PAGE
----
>
>
> - Scott

Hi Scott,

I'm researching ketamine and found your post (I used to be active on this board years ago and just rejoined). How does one determine if they have the val66val allele for BDNF? Is there a particular test you would recommend? I've been reading about the GeneSight Psychotropic test.

Thanks!
Edward

 

Re: Ketamine infusions for Depression SLS

Posted by Edward807 on November 30, 2016, at 12:52:20

In reply to Re: Ketamine infusions for Depression brynb, posted by SLS on March 3, 2016, at 8:40:23

For anyone interested, there's a Facebook group called Ketamine Infusions for Better Health that is very active and a great resource.


 

Re: Ketamine infusions for Depression Edward807

Posted by SLS on November 30, 2016, at 18:13:47

In reply to Re: Ketamine infusions for Depression, posted by Edward807 on November 30, 2016, at 10:47:38

Hi, Edward.

I have no idea if there is a commercially available test for BDNF genotypes. I never looked into it. I don't think there has been a prospective investigation to study the prognosticative value of testing for genotype in advance of ketamine treatment.


- Scott

____________________________________________________


> > The dosage of ketamine is critical - (0.5 mg/kg) over 40 minutes. You can have IV infusions every day, but if the dosage is too low - or too high - it won't work for depression.
> >
> > With the frequency at which you are being given ketamine treatments, you should respond well, unless your genetics don't allow for this. The majority (66%) of people have the val66val allele for the BDNF (brain-derived neurotrophic factor) gene. These are the full remitters to ketamine. Then, there are those who have val66met. These people are partial responders only. The minority who have the met66met allele are non-responders.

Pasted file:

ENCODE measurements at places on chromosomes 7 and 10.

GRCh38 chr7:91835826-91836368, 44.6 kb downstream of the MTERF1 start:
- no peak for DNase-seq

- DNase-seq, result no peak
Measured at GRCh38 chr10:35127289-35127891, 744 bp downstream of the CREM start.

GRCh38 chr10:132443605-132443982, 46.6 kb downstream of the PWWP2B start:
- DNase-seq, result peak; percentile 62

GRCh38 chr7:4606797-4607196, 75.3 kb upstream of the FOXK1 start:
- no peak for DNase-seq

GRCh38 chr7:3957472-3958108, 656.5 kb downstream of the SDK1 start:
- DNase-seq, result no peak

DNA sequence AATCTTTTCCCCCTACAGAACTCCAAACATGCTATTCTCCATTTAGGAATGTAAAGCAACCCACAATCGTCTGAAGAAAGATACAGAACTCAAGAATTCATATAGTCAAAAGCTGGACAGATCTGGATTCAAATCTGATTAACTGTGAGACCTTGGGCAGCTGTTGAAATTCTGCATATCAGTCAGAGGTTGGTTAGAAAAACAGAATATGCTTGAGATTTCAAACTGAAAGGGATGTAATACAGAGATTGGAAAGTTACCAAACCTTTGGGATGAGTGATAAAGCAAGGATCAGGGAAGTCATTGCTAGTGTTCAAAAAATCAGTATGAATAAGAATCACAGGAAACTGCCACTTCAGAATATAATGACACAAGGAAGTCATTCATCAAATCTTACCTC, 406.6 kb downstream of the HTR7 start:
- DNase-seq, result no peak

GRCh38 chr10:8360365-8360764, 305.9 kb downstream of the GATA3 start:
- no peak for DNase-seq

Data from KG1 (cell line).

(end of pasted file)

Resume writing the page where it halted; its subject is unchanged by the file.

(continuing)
> >
> > Are you allowed to take any other psychotropic drugs at this time? What about vitamins or food supplements?
> >
> > Also:
> >
> > val66val = SSRI responders
> >
> > val66met; met66met = SNRI or TCA responders
> >
> > I am wondering if those people with the met66met allele need MAOIs to achieve a robust antidepressant response - or perhaps a combination that would include Lamictal (lamotrigine), lithium, or Abilify (aripiprazole).
> >
> >
> > - Scott
>
> Hi Scott,
>
> I'm researching ketamine and found your post (I used to be active on this board years ago and just rejoined). How does one determine if they have the val66val allele for BDNF? Is there a particular test you would recommend? I've been reading about the GeneSight Psychotropic test.
>
> Thanks!
> Edward
>

 

Re: Ketamine infusions for Depression SLS

Posted by Edward807 on November 30, 2016, at 18:47:34

In reply to Re: Ketamine infusions for Depression Edward807, posted by SLS on November 30, 2016, at 18:13:47

> Hi, Edward.
>